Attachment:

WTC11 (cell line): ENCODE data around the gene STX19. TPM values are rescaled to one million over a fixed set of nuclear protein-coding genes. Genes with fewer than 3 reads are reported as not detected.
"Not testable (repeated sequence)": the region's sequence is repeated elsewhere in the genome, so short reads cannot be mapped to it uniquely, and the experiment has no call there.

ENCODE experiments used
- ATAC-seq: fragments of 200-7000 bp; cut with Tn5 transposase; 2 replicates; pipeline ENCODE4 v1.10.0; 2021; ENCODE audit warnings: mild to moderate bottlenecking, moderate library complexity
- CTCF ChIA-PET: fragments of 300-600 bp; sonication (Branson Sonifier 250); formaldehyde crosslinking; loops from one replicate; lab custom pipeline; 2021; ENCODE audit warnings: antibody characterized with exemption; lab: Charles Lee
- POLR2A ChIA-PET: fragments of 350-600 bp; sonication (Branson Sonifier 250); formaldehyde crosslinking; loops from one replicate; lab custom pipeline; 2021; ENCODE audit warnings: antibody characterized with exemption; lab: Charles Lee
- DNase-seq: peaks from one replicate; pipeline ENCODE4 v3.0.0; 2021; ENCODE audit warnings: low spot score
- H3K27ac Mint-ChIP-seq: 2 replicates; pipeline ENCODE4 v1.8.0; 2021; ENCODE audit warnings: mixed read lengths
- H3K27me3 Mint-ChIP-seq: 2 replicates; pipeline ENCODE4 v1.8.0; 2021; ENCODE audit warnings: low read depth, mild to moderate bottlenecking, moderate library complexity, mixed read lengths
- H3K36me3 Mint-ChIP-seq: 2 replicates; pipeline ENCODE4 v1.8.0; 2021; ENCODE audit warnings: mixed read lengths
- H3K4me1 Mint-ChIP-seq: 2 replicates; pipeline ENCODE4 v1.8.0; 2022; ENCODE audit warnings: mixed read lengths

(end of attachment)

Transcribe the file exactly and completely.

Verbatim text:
WTC11 (cell line): ENCODE data around the gene STX19. TPM values are rescaled to one million over a fixed set of nuclear protein-coding genes. Genes with fewer than 3 reads are reported as not detected.
"Not testable (repeated sequence)": the region's sequence is repeated elsewhere in the genome, so short reads cannot be mapped to it uniquely, and the experiment has no call there.

ENCODE experiments used
- ATAC-seq: fragments of 200-7000 bp; cut with Tn5 transposase; 2 replicates; pipeline ENCODE4 v1.10.0; 2021; ENCODE audit warnings: mild to moderate bottlenecking, moderate library complexity
- CTCF ChIA-PET: fragments of 300-600 bp; sonication (Branson Sonifier 250); formaldehyde crosslinking; loops from one replicate; lab custom pipeline; 2021; ENCODE audit warnings: antibody characterized with exemption; lab: Charles Lee
- POLR2A ChIA-PET: fragments of 350-600 bp; sonication (Branson Sonifier 250); formaldehyde crosslinking; loops from one replicate; lab custom pipeline; 2021; ENCODE audit warnings: antibody characterized with exemption; lab: Charles Lee
- DNase-seq: peaks from one replicate; pipeline ENCODE4 v3.0.0; 2021; ENCODE audit warnings: low spot score
- H3K27ac Mint-ChIP-seq: 2 replicates; pipeline ENCODE4 v1.8.0; 2021; ENCODE audit warnings: mixed read lengths
- H3K27me3 Mint-ChIP-seq: 2 replicates; pipeline ENCODE4 v1.8.0; 2021; ENCODE audit warnings: low read depth, mild to moderate bottlenecking, moderate library complexity, mixed read lengths
- H3K36me3 Mint-ChIP-seq: 2 replicates; pipeline ENCODE4 v1.8.0; 2021; ENCODE audit warnings: mixed read lengths
- H3K4me1 Mint-ChIP-seq: 2 replicates; pipeline ENCODE4 v1.8.0; 2022; ENCODE audit warnings: mixed read lengths